Cost of world youth festival was R100m, says NYDA

The National Youth Development Agency (NYDA) has revealed that the true cost of hosting the 17th World Festival of Youth and Students was in excess of R100-million.

The nine-day festival, held in December last year, was plagued by organisational troubles — several high-profile speakers originally billed to attend the event failed to show up and there were problems with catering, accommodation and transport.

Earlier estimates for the cost of hosting the event — which brought together 15 000 youths from 126 countries under the theme “Let’s defeat imperialism for a world of peace, solidarity and social transformation” — were R69-million.

But the NYDA maintains that these estimates were the result of the media being “quick to report on the figures” while the agency was still busy fundraising.

Speaking at a press conference held at the NYDA headquarters in Midrand on Tuesday morning, chairperson Andile Lungisa said the agency remains “convinced that the funds spent on the festival — could not have been spent otherwise”.

How funds were spent
A breakdown of expenditure showed that travel and accommodation (R24,5-million) and catering (R29,9-million) made up the bulk of the cost involved in hosting the festival. Entertainment costs contributed an additional R9,4-million to the price tag.

The NYDA received most of its funding from the National Lottery Distribution Trust Fund, which committed to providing R40-million, and the government, which provided an additional R29-million.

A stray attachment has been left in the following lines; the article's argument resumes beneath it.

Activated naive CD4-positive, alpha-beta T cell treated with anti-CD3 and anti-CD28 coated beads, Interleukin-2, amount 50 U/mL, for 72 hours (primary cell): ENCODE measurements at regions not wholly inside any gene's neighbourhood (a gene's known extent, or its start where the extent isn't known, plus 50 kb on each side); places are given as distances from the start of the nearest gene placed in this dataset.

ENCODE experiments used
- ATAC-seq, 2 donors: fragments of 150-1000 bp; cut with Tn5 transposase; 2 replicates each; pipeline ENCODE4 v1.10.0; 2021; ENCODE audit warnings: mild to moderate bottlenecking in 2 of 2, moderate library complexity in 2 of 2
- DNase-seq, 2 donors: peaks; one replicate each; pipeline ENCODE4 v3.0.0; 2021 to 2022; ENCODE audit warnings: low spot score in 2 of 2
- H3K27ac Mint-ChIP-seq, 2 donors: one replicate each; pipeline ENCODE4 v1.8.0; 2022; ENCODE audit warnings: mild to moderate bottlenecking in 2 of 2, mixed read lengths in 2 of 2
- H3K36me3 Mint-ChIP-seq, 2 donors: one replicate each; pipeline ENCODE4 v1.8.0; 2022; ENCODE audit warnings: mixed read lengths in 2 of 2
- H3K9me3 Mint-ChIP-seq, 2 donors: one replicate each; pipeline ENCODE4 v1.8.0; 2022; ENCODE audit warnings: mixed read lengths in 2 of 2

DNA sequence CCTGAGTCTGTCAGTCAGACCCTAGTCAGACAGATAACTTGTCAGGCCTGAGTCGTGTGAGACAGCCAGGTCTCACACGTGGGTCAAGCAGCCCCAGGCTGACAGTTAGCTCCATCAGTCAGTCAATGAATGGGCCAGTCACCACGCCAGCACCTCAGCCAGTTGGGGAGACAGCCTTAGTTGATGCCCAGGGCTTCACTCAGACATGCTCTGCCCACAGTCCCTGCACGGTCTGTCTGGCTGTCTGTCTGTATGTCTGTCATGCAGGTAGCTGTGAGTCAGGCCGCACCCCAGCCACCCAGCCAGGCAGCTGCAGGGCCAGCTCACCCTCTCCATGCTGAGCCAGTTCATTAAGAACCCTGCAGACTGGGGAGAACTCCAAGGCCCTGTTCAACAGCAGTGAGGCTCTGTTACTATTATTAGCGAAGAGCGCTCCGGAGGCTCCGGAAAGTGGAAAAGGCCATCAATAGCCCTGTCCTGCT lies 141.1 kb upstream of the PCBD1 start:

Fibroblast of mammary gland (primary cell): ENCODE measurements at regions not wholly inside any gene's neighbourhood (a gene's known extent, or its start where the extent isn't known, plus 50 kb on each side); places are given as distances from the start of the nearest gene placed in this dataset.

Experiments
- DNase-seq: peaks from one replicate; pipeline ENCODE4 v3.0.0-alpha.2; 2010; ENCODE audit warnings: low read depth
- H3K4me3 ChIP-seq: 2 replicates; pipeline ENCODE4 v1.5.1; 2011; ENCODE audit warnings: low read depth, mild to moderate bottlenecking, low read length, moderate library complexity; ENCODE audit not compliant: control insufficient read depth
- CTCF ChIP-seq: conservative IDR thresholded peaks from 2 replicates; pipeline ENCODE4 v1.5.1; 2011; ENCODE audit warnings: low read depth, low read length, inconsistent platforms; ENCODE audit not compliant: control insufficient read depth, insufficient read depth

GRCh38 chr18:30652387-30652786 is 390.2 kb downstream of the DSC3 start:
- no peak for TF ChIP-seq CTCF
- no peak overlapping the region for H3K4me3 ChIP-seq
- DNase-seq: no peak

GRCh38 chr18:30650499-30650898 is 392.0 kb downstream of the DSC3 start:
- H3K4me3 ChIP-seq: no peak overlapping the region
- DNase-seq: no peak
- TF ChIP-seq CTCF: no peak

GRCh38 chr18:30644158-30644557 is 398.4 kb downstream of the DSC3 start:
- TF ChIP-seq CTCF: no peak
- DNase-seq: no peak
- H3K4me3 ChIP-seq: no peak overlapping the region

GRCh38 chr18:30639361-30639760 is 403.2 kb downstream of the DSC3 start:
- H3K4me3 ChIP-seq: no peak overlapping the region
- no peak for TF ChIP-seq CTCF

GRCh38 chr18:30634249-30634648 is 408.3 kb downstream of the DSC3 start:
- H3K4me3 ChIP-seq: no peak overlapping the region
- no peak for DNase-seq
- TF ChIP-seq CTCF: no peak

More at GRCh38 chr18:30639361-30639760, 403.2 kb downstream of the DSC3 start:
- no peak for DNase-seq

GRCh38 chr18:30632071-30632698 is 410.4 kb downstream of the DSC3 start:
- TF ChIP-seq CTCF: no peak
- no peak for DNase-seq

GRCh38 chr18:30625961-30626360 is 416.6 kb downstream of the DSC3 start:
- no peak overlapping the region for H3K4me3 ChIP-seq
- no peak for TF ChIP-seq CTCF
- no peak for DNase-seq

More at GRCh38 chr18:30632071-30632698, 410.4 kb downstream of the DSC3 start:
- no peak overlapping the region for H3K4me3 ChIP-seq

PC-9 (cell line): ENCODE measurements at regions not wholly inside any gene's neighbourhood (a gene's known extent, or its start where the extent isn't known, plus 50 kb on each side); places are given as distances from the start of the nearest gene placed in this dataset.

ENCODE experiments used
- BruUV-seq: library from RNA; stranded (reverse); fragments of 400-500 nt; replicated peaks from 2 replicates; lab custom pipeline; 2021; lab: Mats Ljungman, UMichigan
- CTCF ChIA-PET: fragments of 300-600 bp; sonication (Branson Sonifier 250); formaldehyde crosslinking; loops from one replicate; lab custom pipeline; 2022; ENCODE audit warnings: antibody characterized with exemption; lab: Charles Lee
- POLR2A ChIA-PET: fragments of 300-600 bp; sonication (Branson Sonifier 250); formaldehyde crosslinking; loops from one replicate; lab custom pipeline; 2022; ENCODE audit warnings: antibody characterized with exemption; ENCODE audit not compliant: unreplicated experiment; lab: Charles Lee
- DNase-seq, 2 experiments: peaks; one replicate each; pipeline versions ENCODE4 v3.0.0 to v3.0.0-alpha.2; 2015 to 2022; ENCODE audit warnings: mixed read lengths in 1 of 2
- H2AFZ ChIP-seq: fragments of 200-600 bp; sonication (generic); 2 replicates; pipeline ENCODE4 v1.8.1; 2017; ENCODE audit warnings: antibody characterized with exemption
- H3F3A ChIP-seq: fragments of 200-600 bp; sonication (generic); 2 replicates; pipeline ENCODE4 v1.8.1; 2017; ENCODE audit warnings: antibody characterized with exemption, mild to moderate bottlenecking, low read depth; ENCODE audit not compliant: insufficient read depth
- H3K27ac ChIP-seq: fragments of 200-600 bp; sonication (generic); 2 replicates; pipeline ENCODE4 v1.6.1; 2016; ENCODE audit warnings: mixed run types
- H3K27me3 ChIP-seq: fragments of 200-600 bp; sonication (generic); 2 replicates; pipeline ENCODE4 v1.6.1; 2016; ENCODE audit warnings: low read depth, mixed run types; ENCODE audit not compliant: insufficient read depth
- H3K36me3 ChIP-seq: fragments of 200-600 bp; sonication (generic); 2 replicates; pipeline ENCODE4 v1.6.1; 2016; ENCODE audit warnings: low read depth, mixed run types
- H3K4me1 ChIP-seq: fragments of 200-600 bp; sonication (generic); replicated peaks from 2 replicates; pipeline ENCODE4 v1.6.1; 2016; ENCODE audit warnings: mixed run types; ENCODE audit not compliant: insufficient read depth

It also received R3-million in funding from the Department of Arts and Culture, R1,8-million from the Department of Communications, and R5,5-million from provinces. Various municipalities provided “small amounts” averaging about R10 000. The agency said registration fees provided an additional R2,3-million while R17-million came from other funders.

Steven Ngubeni, the NYDA’s CEO, said R7,2-million was yet to be paid to nine service providers.

Tying up loose ends
The agency has prepared a report on the festival, which it is to present to Minister in the Presidency Collins Chabane and other funders on Tuesday. In addition, it will report to Parliament on matters concerning the NYDA next week.

Ngubeni said the agency is confident that its reporting is in order and that its figures are “rock solid”. He said he believes issues around the festival can now be brought to closure.

The NYDA said it would continue to roll out legacy programmes, including a free education campaign and a programme to distribute sanitary towels to young women, and that further legacy projects would be confirmed “in due course”.

Lungisa also maintained that the benefits of the festival could also be seen in events unfolding on the African content, from Egypt to Tunisia, where festival participants were “leading from the front in the campaign for democracy in their respective countries”.

“We are not saying it’s a result of the festival. What we are simply saying is that young people who attended the festival in South Africa, they are at the forefront. In fact, there were no protests before the festival, the only protests were after the festival. You must make your own conclusions,” he said.

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Faranaaz Parker
Faranaaz Parker is a reporter for the Mail & Guardian. She writes on everything from pop science to public health, and believes South Africa needs carbon taxes and more raging feminists. When she isn't instagramming pictures of her toddler or obsessively checking her Twitter, she plays third-person shooters on Xbox Live.

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